When the first of the Mercury games was conceived, it was designed with a PSP tilt sensor in mind. When the add-on was scrapped, developer Awesome Studios pressed on with making the game, undeterred and obviously aware that they were producing something worth standing by.
Since then the series has stayed on consistently good form, appearing across the Sony formats, despite missing out on the huge commercial success it deserves. That isn't to say that Mercury has fared badly, but it deserves to have done incredibly well.
The game's developers must have had their eye on the Wii since the moment the console's control system was announced. With its motion sensitivity and wireless control, Nintendo's little white box is the perfect home for Awesome's liquid metal maze game.
For those who are unaware of the central premise of the Mercury titles, it is a fairly simple one that is reworked again and again, to create a mixed and substantial puzzle game. At a most basic level, the challenge is to guide a blob of the viscous metal of the game's title through a maze from beginning to end, within a time limit and while keeping a set percentage of your blob from falling into the abyss below each stage.
This is done not by directly controlling the mercury, but through gently tipping the maze and letting gravity take effect on the elemental globule. Dozens of obstacles and ingenious contraptions are in place to make this simple task a little harder, including those that reverse gravity, or require you to split your blob into three to reach several goals simultaneously.
The most obvious way to apply Mercury to the Wii would have been to follow in the footsteps of the other 'ball in a tray' Wii titles, Super Monkey Ball Banana Blitz and Kororinpa, which require the player to hold the Wii-mote in one hand like a TV remote. Instead, Revolution takes the ingenious step of turning the Wii controller on its side, meaning it has to be held with two hands. Excite Truck has already proved the degree of precision and accuracy this 'stance' provides, but Mercury Meltdown Revolution makes it its own, giving you an unrivalled sensation of control.
In the main game, after a brief tutorial made rather unnecessary by Mercury's instinctive nature, you are introduced to the first of the eight laboratories. Each of these labs contains 16 levels, meaning that you get plenty of puzzling for your money. Initially you will probably cruise through the first few levels, but progressing into the later laboratories you will likely have to miss some out, returning with your skills honed and your knowledge of the various trip falls and mechanisms expanded.
Beyond the basic moving blocks, conveyer belts and crumbling surfaces that are to be expected, there are around 40 other obstacle types, from rather uninspired enemies that harass and consume you, to the inventive colour-mixing puzzles that are a mainstay throughout Revolution. Passing through various 'paint shops' that dye your blob one of the three primary colours, allows you to pass through colour-coded gates and force fields. From a relatively early stage, you are expected to split the mercury in two, before dyeing each section a different hue and combining them again to form a new shade. To pass through a purple gate for example, requires a blue blob to envelop a red ball of mercury.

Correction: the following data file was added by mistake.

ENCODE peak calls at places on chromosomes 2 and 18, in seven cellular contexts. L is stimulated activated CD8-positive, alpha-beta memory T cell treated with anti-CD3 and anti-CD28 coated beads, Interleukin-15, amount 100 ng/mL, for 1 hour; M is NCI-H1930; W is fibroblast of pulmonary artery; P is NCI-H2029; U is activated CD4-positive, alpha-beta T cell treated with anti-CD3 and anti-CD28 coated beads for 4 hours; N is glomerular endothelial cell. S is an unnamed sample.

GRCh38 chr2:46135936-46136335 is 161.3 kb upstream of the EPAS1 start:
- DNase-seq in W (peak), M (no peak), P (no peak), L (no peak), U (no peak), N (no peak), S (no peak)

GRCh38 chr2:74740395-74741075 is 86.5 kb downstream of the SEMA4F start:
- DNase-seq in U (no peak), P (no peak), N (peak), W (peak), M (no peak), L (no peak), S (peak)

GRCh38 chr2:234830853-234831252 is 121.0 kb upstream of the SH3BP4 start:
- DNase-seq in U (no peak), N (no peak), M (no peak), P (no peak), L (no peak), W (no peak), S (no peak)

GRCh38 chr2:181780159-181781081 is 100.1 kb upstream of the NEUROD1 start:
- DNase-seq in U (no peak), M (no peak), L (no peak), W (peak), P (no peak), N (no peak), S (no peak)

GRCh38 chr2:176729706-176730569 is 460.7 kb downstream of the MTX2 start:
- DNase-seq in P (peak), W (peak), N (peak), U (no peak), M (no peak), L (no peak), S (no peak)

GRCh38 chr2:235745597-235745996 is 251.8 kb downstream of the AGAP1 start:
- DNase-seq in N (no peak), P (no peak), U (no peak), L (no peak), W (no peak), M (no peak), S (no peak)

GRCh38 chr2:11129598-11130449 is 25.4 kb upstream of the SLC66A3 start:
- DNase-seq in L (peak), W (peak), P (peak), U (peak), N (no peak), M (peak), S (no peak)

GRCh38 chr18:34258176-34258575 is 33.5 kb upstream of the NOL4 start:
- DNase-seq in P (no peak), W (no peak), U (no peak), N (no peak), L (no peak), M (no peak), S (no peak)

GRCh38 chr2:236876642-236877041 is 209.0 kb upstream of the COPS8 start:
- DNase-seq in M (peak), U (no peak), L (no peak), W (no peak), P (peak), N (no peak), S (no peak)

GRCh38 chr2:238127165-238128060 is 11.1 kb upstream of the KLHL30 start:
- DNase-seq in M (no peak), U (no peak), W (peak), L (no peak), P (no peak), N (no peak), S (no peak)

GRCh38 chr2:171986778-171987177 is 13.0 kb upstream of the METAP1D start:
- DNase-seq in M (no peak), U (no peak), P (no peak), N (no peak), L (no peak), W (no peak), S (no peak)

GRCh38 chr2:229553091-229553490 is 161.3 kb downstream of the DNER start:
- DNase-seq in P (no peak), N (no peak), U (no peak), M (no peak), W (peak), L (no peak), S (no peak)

The other main tool within the game comes in the form of the changes of state that your glutinous globule can go through. On occasion, it will be turned into a solid ball, meaning it can be rolled rapidly over rails. The mercury can also be heated or cooled, resulting in a slow and sticky, or worryingly slippery condition respectively.
What really makes Mercury Meltdown Revolution is the myriad of ways in which the game's developers have combined the various obstacles. From intricate chequer boards liberally coated with conveyer belts in all directions, to action orientated challenges that see you carefully guiding your blob through huge leaps into the air, variety is at Revolution's heart.
Each level also contains a number of bonuses, tucked away in hard to reach areas that usually require nerves of steel and the steadiest of hands to reach. Collecting bonuses unlocks a selection of understated and rather enjoyable party games, including racing, curling, and a traditional block placing puzzle game, that contradict the negative stereotypes Wii mini-games have deservedly attracted. Each is playable alone, or with a friend, giving Revolution a humble, but thoroughly enjoyable multiplayer mode.
A ghost mode, inspired by driving games, has also been added, meaning that while tackling a level you can also see your previous best performance. This ghost mode is unobtrusive and goes some way towards spurring you on to outperform yourself and finish previously unbeaten mazes.
If there are any complaints, they only really apply to people who have already enjoyed the previous Mercury Meltdown games. If you fall into that category, you may well find Revolution startlingly familiar. Still, the new controls will give you the sensation you are finally playing Ignition Banbury's creation as it was always meant to be played, but there's a nagging feeling you're simply enjoying Mercury Meltdown version 1.1.
The gaudy graphics and overbearing colour palette will also be off-putting to some, but on the whole Revolution is a fantastic puzzle game that not only marks the high point of a brilliant series of games, but proves that the Wii-mote can offer fantastically precise control over and above providing novelty.